Your browser is out-of-date!

Update your browser to view this website correctly. Update my browser now


Optocore boosts National Theatre’s MADI capability

Six Optocore DD4MR-FX converters have been deployed at London's National Theatre as MADI interfaces for DiGiCo SD7T and SD10T consoles.

Following a review of its playback systems, and a need to create higher capacity MADI streams, the National Theatre on London’s South Bank has purchased six Optocore DD4MR-FX converters from dealer HD Pro Audio. These have been deployed as MADI interfaces for the venue’s DiGiCo SD7T and SD10T consoles, following the introduction of the full DiGiCo integration of Optocore devices.

Commissioned by project engineer Tim Middleton and senior sound technician Alex Caplen, the Optocore devices are distributed in pairs between the three theatres that make up the complex — the Dorfman (formerly Cottesloe), Lyttelton and Olivier Theatres. These are linked to the DiGiCo front of house consoles (SD7Ts in the Olivier and Lyttelton, SD10T in the Dorfman) with a roaming SD10T, which can be used as a rehearsal console or designer’s remote.

After providing a redundant optical loop (via multimode fibre) at the 450-capacity Dorfman Theatre for its inauguration galas, the DD4MR-FX’s first high-profile outing has been on the new David Byrne and Fatboy Slim musical Here Lies Love (with sound design by ML Dogg and Cody Spencer), which has transferred from the Public Theater, New York.

Alex Caplen explained that the Optocore acquisition formed part of a ‘rethink’ about enhancing playback facilities. Offering two coaxial MADI I/O ports to provide 256 digital audio channels, the Optocore platform was an obvious solution.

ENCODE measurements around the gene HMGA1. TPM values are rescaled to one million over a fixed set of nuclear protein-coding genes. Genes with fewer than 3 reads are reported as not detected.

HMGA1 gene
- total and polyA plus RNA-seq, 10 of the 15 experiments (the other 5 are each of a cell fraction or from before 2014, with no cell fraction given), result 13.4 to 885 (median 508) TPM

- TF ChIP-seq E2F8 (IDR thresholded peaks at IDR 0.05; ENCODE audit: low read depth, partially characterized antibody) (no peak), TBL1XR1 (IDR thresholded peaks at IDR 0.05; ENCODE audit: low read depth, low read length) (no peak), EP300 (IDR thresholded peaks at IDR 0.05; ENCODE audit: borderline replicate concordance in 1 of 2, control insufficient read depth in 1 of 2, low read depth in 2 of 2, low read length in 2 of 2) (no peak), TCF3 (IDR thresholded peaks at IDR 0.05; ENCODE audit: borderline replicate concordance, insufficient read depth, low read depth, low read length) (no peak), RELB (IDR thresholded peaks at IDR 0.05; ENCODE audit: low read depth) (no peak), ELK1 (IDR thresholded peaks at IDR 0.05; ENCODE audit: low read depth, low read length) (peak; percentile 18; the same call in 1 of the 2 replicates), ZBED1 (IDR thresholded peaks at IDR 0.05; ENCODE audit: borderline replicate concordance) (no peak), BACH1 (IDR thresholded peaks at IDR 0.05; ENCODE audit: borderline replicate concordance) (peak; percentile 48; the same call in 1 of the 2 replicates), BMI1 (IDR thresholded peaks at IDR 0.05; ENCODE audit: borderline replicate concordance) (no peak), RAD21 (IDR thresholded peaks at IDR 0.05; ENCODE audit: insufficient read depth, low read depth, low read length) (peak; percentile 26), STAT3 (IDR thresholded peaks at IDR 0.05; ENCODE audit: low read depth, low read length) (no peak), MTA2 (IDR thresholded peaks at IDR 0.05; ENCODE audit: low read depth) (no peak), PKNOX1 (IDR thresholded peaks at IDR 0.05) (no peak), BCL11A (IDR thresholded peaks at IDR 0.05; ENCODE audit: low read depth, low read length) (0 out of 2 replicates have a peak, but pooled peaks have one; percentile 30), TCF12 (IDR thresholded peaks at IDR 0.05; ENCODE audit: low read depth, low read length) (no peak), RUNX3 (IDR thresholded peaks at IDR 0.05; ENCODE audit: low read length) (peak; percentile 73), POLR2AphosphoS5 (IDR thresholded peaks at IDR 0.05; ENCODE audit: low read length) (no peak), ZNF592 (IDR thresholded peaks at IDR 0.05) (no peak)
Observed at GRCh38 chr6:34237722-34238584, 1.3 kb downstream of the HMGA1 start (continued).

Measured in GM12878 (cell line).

“As the channel counts continue to expand, so does our need to get MADI on and off the Optocore network,” he said. “I had been looking at Optocore for a while as a way of getting MADI onto the network and knew it had its own protocol. However, it started to get interesting once the devices were able to talk to DiGiCo, and Optocore’s Maciek Janiszewski had demoed it.

HD Pro Audio had also provided a DD4MR-FX for evaluation which passed the durability test. “At the galas we gave it a thorough outing,” Caplen confirmed.

The National Theatre derives its sound playback from a pair of new Mac Pro computers which provide 64 channels each of audio playback in a tracking main/back up configuration. Alongside this a pair of Mac Minis that act as convolution reverb and MADI recorder machines – all appearing on the Optocore network.

“Everything we do must have redundancy, and 64 channels from each of the four computers appear on the Optocore network,” he continued. “With a simple macro push we can seamlessly re-patch our entire playback and effects system to backup machines.”

Although the National had switched to MADI some time ago, the team had been limited to the local I/O on the console. “By the time you have added your two computers you have used your two local MADI streams on an SD10T,” explained Caplen.

The output ports of the DD4MR-FX are used to provide MADI feeds from the system to feed DirectOut Technologies’ Andiamo MADI/AES converters. MADI is also sent to a Yamaha DME64N mixing engine. These in turn feed AES to the amplifiers, keeping the entire system in the digital domain right to the amp. For the production of Here Lies Love 121 speakers are utilised to create a loud, immersive presentation, where the space takes on the role of a nightclub.

With 128 I/O on each unit and every amplifier appearing on the network it’s an elegant way of bolstering an already existing infrastructure. On musicals every channel will be recorded and the desk placed in ‘Listen’ mode, enabling the show to be played back in its entirety the next day.

Summing up, Alex Caplen said: “This optical network is giving designers as much flexibility as possible — and allows us to not limit their creativity by the technology available to them. At the same time, I can access anything anywhere via the Optocore network, making multiple console networks much easier.

“Optocore is a very flexible system; with dual power supply, it’s clear someone has really thought about the design.”

Picture: Philip Vile